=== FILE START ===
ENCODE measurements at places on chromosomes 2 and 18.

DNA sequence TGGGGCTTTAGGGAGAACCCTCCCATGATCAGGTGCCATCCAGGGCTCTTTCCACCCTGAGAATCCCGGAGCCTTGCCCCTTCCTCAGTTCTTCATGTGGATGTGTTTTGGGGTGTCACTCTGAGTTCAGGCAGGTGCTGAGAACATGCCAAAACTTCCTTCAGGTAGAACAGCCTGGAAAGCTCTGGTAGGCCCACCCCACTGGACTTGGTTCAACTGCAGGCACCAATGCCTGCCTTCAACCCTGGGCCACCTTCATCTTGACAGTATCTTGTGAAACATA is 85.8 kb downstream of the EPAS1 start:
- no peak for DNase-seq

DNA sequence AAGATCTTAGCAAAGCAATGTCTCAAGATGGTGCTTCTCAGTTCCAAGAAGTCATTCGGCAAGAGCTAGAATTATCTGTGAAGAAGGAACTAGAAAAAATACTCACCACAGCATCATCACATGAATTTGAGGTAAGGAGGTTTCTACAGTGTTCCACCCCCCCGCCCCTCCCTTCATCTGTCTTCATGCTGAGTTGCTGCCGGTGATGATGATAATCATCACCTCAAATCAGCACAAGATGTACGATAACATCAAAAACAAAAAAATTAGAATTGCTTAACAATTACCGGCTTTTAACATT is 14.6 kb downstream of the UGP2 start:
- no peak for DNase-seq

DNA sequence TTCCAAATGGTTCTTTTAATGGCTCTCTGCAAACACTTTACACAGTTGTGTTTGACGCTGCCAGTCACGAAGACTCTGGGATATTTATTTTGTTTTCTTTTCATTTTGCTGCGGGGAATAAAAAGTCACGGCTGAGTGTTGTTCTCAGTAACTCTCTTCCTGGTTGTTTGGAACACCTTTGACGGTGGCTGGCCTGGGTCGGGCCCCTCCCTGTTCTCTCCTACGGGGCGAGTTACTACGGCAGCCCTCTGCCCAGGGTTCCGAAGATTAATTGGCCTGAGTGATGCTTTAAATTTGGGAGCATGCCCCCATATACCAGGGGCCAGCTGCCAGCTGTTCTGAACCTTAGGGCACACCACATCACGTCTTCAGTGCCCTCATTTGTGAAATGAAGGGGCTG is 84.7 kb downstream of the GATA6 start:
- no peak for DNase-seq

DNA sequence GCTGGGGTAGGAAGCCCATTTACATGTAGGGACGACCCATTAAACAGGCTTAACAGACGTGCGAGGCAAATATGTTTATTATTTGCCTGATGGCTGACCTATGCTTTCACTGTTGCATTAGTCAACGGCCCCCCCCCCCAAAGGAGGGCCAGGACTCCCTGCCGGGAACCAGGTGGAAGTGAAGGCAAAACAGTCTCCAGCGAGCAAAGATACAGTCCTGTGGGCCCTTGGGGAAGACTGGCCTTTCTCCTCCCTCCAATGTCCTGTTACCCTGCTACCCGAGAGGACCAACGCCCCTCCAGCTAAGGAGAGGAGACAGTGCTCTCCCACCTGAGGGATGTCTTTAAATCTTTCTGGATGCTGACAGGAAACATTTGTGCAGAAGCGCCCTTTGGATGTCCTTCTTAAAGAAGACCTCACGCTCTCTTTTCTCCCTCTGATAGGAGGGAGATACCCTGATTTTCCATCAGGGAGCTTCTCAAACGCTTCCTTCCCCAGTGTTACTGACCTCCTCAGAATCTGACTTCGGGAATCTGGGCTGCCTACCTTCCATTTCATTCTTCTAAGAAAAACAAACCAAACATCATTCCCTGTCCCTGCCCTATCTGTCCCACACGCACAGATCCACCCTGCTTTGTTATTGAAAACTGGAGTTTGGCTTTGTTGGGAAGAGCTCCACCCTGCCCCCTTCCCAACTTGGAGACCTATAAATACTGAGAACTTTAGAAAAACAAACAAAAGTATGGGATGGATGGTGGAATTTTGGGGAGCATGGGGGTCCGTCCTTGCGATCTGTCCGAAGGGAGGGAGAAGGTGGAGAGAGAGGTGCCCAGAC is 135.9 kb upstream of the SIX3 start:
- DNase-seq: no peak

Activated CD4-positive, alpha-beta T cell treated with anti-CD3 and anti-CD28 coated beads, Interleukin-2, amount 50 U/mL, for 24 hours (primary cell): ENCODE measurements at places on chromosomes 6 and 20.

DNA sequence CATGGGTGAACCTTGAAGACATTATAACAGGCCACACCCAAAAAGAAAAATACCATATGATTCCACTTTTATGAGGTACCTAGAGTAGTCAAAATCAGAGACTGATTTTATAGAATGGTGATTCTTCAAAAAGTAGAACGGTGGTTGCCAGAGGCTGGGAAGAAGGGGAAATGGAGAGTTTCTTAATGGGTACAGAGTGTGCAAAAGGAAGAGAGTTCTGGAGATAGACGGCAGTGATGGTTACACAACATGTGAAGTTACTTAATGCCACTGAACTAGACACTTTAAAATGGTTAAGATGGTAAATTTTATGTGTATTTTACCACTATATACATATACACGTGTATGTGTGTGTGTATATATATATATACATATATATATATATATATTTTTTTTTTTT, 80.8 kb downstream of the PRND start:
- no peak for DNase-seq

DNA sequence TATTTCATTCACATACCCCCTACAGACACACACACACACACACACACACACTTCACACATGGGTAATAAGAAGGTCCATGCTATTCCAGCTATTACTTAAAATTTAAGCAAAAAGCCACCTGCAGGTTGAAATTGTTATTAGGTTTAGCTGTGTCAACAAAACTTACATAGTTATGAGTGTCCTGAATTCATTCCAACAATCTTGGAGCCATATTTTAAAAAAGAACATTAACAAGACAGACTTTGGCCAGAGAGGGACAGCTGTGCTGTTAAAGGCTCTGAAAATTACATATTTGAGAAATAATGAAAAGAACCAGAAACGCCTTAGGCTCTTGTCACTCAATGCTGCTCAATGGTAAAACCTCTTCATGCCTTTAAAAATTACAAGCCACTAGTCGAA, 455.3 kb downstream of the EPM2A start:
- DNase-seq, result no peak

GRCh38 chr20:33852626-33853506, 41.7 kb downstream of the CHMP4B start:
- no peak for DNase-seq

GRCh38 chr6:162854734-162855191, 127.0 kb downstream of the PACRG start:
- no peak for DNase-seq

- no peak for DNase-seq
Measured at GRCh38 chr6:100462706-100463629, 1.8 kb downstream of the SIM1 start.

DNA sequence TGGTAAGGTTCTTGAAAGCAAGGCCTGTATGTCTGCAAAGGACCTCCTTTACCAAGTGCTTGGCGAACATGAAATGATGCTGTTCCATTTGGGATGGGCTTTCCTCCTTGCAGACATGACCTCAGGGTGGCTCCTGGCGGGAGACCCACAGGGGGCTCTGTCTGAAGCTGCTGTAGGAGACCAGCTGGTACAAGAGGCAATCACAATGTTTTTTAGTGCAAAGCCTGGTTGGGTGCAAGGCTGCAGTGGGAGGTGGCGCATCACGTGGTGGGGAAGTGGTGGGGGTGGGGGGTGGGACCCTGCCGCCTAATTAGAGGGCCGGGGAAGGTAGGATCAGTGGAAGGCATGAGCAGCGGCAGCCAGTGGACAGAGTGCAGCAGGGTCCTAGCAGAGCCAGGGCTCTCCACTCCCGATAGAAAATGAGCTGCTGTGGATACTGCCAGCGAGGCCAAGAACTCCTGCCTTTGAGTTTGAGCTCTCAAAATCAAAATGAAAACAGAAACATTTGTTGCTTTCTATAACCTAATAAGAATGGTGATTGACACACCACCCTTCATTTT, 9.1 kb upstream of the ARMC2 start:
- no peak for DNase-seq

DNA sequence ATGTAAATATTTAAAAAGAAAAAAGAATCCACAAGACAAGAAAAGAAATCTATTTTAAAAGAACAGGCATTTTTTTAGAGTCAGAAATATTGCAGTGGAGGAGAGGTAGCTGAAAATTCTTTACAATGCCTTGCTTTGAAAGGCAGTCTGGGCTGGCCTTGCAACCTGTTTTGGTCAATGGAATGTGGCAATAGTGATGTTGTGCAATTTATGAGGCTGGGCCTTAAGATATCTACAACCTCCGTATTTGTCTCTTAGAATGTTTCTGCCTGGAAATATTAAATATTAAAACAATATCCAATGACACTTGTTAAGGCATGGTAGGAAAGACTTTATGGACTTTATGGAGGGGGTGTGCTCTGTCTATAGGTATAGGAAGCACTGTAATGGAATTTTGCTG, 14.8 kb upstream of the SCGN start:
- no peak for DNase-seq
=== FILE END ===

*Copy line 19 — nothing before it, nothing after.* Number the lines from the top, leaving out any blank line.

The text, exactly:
- no peak for DNase-seq